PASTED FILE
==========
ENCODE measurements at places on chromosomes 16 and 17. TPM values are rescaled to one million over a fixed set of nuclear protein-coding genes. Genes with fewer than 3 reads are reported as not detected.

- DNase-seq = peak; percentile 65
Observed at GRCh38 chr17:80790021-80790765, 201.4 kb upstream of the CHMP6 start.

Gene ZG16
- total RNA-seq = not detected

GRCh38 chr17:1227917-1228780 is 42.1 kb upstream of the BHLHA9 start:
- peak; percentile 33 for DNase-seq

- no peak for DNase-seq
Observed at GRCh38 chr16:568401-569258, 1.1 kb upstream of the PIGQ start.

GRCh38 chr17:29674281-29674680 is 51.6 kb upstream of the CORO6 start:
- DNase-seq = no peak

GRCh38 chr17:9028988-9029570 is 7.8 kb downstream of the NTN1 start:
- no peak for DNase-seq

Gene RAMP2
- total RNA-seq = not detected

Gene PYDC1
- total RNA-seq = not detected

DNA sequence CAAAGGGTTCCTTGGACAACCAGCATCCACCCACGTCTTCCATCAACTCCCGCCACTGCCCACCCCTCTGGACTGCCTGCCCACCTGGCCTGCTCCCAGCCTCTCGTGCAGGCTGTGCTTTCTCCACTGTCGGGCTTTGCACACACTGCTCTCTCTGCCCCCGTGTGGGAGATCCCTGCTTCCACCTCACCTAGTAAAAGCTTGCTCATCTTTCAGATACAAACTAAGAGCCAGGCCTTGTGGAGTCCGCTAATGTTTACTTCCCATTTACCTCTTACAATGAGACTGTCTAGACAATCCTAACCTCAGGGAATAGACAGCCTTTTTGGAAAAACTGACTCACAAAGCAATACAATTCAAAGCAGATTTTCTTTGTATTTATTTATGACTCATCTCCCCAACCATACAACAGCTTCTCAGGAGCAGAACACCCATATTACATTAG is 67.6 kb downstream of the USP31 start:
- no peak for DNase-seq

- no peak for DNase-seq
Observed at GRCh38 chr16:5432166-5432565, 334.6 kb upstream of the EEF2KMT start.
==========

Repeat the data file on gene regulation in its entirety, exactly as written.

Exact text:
ENCODE measurements at places on chromosomes 16 and 17. TPM values are rescaled to one million over a fixed set of nuclear protein-coding genes. Genes with fewer than 3 reads are reported as not detected.

- DNase-seq = peak; percentile 65
Observed at GRCh38 chr17:80790021-80790765, 201.4 kb upstream of the CHMP6 start.

Gene ZG16
- total RNA-seq = not detected

GRCh38 chr17:1227917-1228780 is 42.1 kb upstream of the BHLHA9 start:
- peak; percentile 33 for DNase-seq

- no peak for DNase-seq
Observed at GRCh38 chr16:568401-569258, 1.1 kb upstream of the PIGQ start.

GRCh38 chr17:29674281-29674680 is 51.6 kb upstream of the CORO6 start:
- DNase-seq = no peak

GRCh38 chr17:9028988-9029570 is 7.8 kb downstream of the NTN1 start:
- no peak for DNase-seq

Gene RAMP2
- total RNA-seq = not detected

Gene PYDC1
- total RNA-seq = not detected

DNA sequence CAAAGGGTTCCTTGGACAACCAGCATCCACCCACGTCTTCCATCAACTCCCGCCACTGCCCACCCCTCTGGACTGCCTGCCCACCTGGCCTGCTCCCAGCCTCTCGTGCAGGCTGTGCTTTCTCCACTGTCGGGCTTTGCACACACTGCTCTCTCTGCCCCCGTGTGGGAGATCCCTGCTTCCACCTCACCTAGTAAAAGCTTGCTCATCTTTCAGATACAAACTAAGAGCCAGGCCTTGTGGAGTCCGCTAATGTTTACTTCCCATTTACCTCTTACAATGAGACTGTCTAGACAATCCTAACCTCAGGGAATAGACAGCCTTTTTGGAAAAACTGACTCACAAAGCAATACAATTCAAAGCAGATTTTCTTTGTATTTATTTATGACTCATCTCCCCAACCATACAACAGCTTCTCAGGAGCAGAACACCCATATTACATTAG is 67.6 kb downstream of the USP31 start:
- no peak for DNase-seq

- no peak for DNase-seq
Observed at GRCh38 chr16:5432166-5432565, 334.6 kb upstream of the EEF2KMT start.